Speaking about the kingdom of heaven, Jesus says, ...
For it is just like a man about to go on a journey, who called his own slaves and entrusted his possessions to them. To one he gave five talents, to another, two, and to another, one, each according to his own ability; and he went on his journey. Immediately the one who had received the five talents went and traded with them, and gained five more talents. In the same manner the one who had received the two talents gained two more. But he who received the one talent went away, and dug a hole in the ground and hid his master's money. Now after a long time the master of those slaves came and settled accounts with them. The one who had received the five talents came up and brought five more talents, saying, 'Master, you entrusted five talents to me. See, I have gained five more talents.' His master said to him, 'Well done, good and faithful slave You were faithful with a few things, I will put you in charge of many things; enter into the joy of your master.' Also the one who had received the two talents came up and said, 'Master, you entrusted two talents to me. See, I have gained two more talents.' His master said to him, 'Well done, good and faithful slave. You were faithful with a few things, I will put you in charge of many things; enter into the joy of your master.' And the one also who had received the one talent came up and said, 'Master, I knew you to be a hard man, reaping where you did not sow and gathering where you scattered no seed. And I was afraid, and went away and hid your talent in the ground. See, you have what is yours.' But his master answered and said to him, 'You wicked, lazy slave, you knew that I reap where I did not sow and gather where I scattered no seed. 'Then you ought to have put my money in the bank, and on my arrival I would have received my money back with interest. 'Therefore take away the talent from him, and give it to the one who has the ten talents.' For to everyone who has, more shall be given, and he will have an abundance; but from the one who does not have, even what he does have shall be taken away. Throw out the worthless slave into the outer darkness; in that place there will be weeping and gnashing of teeth.
This parable isn't too difficult to understand. God is the business man who goes on a journey. We are the slaves. The talents that the master of the slaves gave are like the gifts that God has given to us. Just as the master gave his stewards various amount of money, so also has God given to each of us varying gifts. Just as the master called his slaves to give account for the talents that he had given them, so also will God hold us accountable for the gifts that He has given to us. Just as the usage of the gifts had consequences so also will your usage of the gifts that God gave you have eternal consequences.
Notice how the master gave his slaves various amounts of money to each of the slaves. To one slave he gave five talents. To another slave he gave two talents. To another slave he gave one talent. The parallel comes directly to us as well in our text this morning. Peter said that we are to use the gifts that God has given to us, "as good stewards of the manifold grace of God" (1 Peter 4:10).
God's grace is a varied grace. God's grace isn't cookie cutter. To some, God gives greater gifts. Some are born into a Christian family. Some experience salvation at a young age. Some have many worldly resources at your disposal. These are all great gifts from God. To others, God gives lesser gifts. Some are born into a wicked home. For some, they are saved late in life. Some have little to offer by way of the financial resources.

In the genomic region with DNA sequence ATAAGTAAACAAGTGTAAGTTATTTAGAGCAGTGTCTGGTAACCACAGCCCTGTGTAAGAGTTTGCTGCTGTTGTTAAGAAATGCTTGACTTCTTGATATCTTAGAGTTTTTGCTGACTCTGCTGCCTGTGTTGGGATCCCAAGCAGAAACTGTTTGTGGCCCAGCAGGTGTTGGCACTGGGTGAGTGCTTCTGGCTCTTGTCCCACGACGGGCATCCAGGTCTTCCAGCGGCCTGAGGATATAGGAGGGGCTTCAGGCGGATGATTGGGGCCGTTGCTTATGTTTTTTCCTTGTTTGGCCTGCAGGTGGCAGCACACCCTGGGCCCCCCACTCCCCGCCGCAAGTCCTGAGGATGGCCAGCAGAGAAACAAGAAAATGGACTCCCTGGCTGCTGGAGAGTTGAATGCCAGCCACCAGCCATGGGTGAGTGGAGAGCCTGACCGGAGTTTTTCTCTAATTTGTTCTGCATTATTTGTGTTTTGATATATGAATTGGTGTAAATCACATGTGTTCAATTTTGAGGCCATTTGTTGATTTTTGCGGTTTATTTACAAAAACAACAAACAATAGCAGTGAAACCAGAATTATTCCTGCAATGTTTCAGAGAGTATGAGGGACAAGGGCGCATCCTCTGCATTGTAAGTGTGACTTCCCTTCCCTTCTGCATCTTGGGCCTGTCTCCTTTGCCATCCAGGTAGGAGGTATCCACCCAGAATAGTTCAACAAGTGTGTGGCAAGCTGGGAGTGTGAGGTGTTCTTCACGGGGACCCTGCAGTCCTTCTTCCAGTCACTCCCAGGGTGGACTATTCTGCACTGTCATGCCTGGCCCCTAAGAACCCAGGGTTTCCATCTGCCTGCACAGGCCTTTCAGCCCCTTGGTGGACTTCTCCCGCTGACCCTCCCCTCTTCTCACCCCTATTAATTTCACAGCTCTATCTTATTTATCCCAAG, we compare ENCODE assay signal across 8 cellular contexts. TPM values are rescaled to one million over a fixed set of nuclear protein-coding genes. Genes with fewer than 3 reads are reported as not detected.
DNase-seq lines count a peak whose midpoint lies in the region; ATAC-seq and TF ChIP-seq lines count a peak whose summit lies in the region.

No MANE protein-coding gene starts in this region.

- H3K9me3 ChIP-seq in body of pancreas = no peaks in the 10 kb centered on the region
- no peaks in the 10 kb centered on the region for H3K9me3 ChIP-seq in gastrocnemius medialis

And yet, God's grace is manifold, because the ones who have received less, in some ways have received more. It is the poor who are rich in faith (James 2:5). It is those who have been saved from great sin who are rich in love (Luke 7:36-49). On the other hand, those who have received more, in some ways have receive less. Those in righteous families often don't see their need for a Savior (Luke 18:1-8). Jesus didn't come to call the righteous, but sinners (Luke 19:10). "It is hard for a rich man to enter the kingdom of heaven" (Matt. 19:23). See, God's grace is a manifold grace. As the ESV says, God's grace is a "varied" grace. As the Greek text implies, it is a "multi-colored" grace.
In this parable, Jesus demonstrates this by assigning this with some slaves receiving more talents than other slaves. And with these cards that I have given you, I have sought to do the same thing. In some of the cards that I passed out, I slipped a five dollar bill into them. In other cards, I slipped a two dollar bill into them. In others, I slipped a one dollar bill as well.
If you found these things in your envelope, know that this is my manifold grace to you. Not only did I give you a nice card to use, I also gave you some cold hard cash that I want for you to use as well. But, here's the challenge. This money isn't for you. I want for you to be a steward of this money. I don't want you to use this money for yourself. I want you to spend this money in such a way that you serve others in the process.
I admit, you can't do much for a dollar (or two or five). You might have to be a bit creative. Perhaps it's purchasing a dessert for your child off of the dollar menu at McDonalds. Perhaps it's purchasing a scented candle at the dollar store for your mother. Perhaps it's putting an extra dollar into your tip at the restaurant you visit this afternoon. Perhaps it's placing it in the offering plate. Perhaps it's sending it to support an orphan in Nepal. Perhaps it's as simple as giving it to the cashier at Wal-Mart saying, "Thank you for serving me so well. This is a gift to you in the name of Jesus."